The Spirits of Christmas: Three Local Boozes to Sip By the Fire
Well, ok, let me rephrase that: I can tolerate the cold with unusual gusto. My secret weapon? Mostly, it's that I relish the things that come with cold temperatures: piping hot beverages in ceramic mugs when my hands are cold, finding warmth under a deep layer of blankets, and the calm that comes with a nice glass of liquor by the fireplace on chilly nights.
This year, three local distilleries are offering some great choices for those fireside times. If you're new to this, just remember the point is to go as slow as is comfortable, and doing nothing is the key to doing this activity well. Summer is a demanding, active friend, but all winter wants to do is rest.
Here are three to keep close at hand this season:
See also: Five Great Choices for Alternative Holiday Catering
Beer Event Roundup: Holiday Brews at The Trappist and Special Sours at City Beer Store
Two Years of Drink of the Week: Hangover Brunch Edition
Anchor Distilling White Christmas
45% abv; $49/750ml
When life gives you lemons, make lemonade, but should it ever give you more beer than you know what to do with (yeah, I know, it sounds impossible, but it did happen), then make whiskey.
When Anchor Brewing found themselves with an excess of 2012 Christmas Ale, they decided to send the beer downstairs to the distillery to create what they humorously describe as the "Spirit of Christmas Past." The whiskey is unaged and bottled at a nice high proof of 90, making it suitable for slow sipping with a large ice cube.
The spirit is fascinating, super-malty in that way that reminds me of what the brewery smells like when making beer, but with the added bonus of dried orange peel essence. Tasting it neat, the whiskey is as malty as it smells, but accented with sweet citrus, pine resin hoppiness, and clove spice that leave nothing but a pleasing clean crispness.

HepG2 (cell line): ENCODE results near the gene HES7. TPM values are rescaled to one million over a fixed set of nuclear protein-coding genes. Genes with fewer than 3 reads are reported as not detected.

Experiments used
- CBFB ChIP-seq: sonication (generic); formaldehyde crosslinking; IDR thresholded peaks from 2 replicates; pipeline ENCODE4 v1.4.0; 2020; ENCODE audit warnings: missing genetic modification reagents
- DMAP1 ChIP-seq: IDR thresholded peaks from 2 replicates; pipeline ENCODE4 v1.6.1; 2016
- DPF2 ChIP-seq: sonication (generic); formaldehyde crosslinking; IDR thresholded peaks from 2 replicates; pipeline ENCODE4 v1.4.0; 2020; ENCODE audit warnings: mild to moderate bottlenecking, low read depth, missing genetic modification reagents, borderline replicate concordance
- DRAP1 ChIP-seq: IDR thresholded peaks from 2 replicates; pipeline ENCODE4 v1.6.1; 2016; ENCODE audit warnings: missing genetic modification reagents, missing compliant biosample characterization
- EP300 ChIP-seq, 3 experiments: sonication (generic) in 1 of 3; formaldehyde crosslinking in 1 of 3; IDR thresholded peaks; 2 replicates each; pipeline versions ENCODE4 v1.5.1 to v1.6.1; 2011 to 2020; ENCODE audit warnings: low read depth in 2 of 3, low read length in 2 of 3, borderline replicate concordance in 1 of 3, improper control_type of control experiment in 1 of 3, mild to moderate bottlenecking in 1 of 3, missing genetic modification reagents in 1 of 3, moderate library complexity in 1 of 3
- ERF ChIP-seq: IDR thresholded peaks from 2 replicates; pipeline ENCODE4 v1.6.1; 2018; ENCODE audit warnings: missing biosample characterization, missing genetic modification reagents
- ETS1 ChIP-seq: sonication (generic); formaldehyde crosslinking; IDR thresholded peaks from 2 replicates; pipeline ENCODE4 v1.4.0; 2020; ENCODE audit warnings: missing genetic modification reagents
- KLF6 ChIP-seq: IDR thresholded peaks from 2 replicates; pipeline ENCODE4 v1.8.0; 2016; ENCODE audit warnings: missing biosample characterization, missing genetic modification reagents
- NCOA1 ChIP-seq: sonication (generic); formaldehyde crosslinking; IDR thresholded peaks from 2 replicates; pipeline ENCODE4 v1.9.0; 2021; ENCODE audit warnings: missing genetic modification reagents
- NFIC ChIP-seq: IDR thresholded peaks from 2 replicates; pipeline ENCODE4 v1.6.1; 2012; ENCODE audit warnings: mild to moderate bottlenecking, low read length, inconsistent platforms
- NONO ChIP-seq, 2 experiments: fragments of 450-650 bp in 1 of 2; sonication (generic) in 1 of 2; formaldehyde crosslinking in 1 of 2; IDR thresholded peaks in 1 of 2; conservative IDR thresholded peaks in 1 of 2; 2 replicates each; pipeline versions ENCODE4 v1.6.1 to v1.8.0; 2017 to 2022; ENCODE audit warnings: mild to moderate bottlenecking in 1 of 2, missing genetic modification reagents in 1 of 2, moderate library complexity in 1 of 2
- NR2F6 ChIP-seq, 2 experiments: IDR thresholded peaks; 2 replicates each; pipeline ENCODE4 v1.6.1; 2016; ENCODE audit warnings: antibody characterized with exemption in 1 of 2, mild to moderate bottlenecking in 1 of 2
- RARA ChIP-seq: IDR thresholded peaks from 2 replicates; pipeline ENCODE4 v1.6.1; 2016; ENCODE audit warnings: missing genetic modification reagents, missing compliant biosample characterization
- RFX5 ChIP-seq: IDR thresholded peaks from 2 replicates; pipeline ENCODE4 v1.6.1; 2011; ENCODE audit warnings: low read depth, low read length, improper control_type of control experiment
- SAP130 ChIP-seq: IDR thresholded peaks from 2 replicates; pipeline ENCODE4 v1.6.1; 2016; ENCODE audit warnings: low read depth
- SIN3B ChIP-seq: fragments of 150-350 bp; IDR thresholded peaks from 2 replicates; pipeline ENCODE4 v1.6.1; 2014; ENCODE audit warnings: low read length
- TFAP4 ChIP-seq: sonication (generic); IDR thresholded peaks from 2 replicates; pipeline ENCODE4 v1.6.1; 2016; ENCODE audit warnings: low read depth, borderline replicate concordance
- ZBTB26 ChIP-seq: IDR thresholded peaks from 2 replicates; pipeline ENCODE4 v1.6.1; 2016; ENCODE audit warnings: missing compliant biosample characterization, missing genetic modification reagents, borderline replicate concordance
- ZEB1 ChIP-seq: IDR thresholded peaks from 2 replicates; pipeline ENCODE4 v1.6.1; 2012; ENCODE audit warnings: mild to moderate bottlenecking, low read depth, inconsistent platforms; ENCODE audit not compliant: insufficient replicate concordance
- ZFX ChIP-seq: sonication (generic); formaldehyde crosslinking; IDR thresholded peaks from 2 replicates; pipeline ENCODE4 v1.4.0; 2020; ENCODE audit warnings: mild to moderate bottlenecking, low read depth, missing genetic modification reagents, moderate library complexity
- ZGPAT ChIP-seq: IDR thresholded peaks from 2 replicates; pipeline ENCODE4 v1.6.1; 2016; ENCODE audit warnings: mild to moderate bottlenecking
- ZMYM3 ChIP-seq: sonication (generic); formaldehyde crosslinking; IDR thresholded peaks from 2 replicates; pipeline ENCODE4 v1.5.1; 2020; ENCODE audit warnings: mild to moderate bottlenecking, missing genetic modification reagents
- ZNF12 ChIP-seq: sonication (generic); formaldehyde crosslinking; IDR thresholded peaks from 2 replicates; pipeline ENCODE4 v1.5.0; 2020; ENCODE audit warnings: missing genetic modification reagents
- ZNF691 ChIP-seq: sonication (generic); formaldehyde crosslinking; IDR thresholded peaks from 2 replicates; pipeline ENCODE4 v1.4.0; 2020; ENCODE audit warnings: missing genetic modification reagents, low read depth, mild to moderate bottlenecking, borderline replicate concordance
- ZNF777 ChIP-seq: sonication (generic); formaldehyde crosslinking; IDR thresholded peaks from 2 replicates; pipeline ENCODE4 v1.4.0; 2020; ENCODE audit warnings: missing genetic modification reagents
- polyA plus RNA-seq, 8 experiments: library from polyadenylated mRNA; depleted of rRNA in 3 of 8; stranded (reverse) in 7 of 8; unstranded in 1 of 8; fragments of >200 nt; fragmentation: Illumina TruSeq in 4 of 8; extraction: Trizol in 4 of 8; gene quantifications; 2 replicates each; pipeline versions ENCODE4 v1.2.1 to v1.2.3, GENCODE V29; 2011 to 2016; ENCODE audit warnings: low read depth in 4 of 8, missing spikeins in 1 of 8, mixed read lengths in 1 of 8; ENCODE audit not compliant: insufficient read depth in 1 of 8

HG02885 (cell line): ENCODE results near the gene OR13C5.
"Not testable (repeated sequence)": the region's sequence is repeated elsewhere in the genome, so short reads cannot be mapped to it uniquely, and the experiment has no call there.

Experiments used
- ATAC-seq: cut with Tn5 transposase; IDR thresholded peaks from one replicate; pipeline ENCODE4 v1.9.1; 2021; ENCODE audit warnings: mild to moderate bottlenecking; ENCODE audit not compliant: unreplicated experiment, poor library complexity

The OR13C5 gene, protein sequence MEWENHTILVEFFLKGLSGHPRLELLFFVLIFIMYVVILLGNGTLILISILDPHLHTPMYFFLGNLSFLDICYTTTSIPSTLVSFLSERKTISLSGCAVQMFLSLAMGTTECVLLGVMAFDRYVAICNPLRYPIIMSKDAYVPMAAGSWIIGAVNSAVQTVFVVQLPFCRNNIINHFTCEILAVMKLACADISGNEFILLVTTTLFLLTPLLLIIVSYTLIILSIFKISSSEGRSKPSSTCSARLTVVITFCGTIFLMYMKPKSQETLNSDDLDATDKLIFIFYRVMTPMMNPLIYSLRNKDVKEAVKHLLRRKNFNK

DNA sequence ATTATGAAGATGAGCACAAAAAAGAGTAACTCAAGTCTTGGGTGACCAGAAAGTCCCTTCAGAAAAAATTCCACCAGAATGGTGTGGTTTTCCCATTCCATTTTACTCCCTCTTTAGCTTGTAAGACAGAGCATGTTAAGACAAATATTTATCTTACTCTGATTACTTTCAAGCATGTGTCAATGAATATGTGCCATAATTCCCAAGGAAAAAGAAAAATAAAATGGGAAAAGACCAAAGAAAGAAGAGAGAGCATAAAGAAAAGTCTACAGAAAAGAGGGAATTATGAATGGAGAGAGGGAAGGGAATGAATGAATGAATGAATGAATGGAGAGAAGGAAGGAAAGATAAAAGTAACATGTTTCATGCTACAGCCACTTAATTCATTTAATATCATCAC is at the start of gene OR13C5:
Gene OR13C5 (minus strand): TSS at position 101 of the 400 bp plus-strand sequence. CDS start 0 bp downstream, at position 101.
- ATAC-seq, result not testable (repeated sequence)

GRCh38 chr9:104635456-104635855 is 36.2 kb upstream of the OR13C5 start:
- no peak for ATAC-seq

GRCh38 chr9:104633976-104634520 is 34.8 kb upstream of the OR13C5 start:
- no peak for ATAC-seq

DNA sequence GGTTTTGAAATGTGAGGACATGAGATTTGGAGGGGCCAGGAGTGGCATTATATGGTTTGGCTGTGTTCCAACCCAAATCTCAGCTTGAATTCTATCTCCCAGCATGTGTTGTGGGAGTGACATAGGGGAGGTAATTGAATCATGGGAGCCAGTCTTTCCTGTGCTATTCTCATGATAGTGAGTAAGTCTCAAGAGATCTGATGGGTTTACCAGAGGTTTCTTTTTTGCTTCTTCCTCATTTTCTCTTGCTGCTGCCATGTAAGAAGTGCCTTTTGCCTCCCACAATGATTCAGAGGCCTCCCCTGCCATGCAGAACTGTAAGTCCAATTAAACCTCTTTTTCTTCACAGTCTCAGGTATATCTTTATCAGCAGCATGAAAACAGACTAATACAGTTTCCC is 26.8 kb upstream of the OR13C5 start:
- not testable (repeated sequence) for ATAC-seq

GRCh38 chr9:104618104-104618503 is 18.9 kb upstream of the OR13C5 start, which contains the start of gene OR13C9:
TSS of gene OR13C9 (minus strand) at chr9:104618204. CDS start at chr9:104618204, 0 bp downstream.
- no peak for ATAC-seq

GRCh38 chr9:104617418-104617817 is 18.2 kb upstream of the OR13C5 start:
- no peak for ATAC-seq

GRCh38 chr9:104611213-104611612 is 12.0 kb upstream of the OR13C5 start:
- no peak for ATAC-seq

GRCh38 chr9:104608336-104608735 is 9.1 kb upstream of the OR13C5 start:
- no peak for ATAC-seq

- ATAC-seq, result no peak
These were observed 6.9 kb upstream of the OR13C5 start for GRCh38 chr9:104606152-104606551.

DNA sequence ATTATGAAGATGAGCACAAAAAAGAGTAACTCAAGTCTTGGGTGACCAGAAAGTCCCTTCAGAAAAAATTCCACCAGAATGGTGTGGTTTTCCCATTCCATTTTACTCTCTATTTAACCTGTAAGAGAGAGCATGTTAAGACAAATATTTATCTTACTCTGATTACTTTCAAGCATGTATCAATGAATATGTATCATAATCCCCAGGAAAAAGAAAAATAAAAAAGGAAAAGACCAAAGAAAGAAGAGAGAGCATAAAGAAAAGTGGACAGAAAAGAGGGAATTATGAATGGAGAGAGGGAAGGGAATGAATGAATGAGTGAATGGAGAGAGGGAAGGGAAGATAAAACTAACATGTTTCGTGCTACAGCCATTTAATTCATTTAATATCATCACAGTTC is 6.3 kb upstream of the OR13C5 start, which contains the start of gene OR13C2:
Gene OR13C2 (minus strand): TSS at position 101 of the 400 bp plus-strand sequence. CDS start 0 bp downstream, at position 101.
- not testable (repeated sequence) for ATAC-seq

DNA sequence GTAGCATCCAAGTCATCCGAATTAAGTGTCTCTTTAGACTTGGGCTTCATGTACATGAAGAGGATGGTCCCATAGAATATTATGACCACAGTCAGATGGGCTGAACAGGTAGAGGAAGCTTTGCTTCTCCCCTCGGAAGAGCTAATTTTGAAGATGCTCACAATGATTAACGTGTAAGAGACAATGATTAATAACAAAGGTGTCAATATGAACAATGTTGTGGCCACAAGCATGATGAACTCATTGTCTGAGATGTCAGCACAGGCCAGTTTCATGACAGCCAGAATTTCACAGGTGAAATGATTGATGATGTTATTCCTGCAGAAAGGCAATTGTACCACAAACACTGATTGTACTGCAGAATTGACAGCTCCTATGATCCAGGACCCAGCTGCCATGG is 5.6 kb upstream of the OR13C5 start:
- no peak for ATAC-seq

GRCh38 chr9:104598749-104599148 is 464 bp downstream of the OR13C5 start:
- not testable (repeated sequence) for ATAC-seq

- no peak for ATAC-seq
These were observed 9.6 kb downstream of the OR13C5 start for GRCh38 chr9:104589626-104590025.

First, wipe that image that walnut liqueur will be similar in taste or process to other nut spirits like amaretto (almonds) or Frangelico (hazelnuts), where the toasted nut flavors are the focus.
Like with traditional walnut liqueurs, Charbay starts with green English and Carpathian walnuts gathered from Napa Valley trees by distiller Marko Karakasevic. Blended with pot-distilled pinot noir brandy made in their St. Helena facility, the walnuts sit and macerate for two years. Once the extraction process is complete, they add a mix of herbs and spices to round out the whole.
It's as dark as a winter night in the glass, with a nutty aroma that is almost sherry-like, and a dark sweetness that hints at molasses. The taste is lovely: simultaneously sweet and savory, with an earthiness that reminded me of candy cap mushrooms and celery, yet still nutty and nicely sweetened. Perhaps I was simply being influenced by the color, but there was a roast coffee effect in there that feels like a nightcap in the making.
The Spiced Pear Liqueur from the gang over at St. George Spirits is a concentrated pear in a bottle. Distillers Lance Winters and Dave Smith start off by fermenting then distilling fresh pears, distilling the resulting mass into a pear eau de vie, then adding back fresh pear juice back in. Seasoned with spices, sweetened with cane sugar, and then bottled, it's like adult mulled cider in a bottle.
The light pale straw color of the liqueur is perfumed with cinnamon, vanilla, and orange peel. The taste is slightly tart, with lots of cinnamon and clove spice, lightly sweet, and a rich and buttery texture. A generous dash in a dry sparkling wine would make a great alternative to kir royale.
Note: Small samples were provided for this tasting by the producers, but in no way affected the recommendations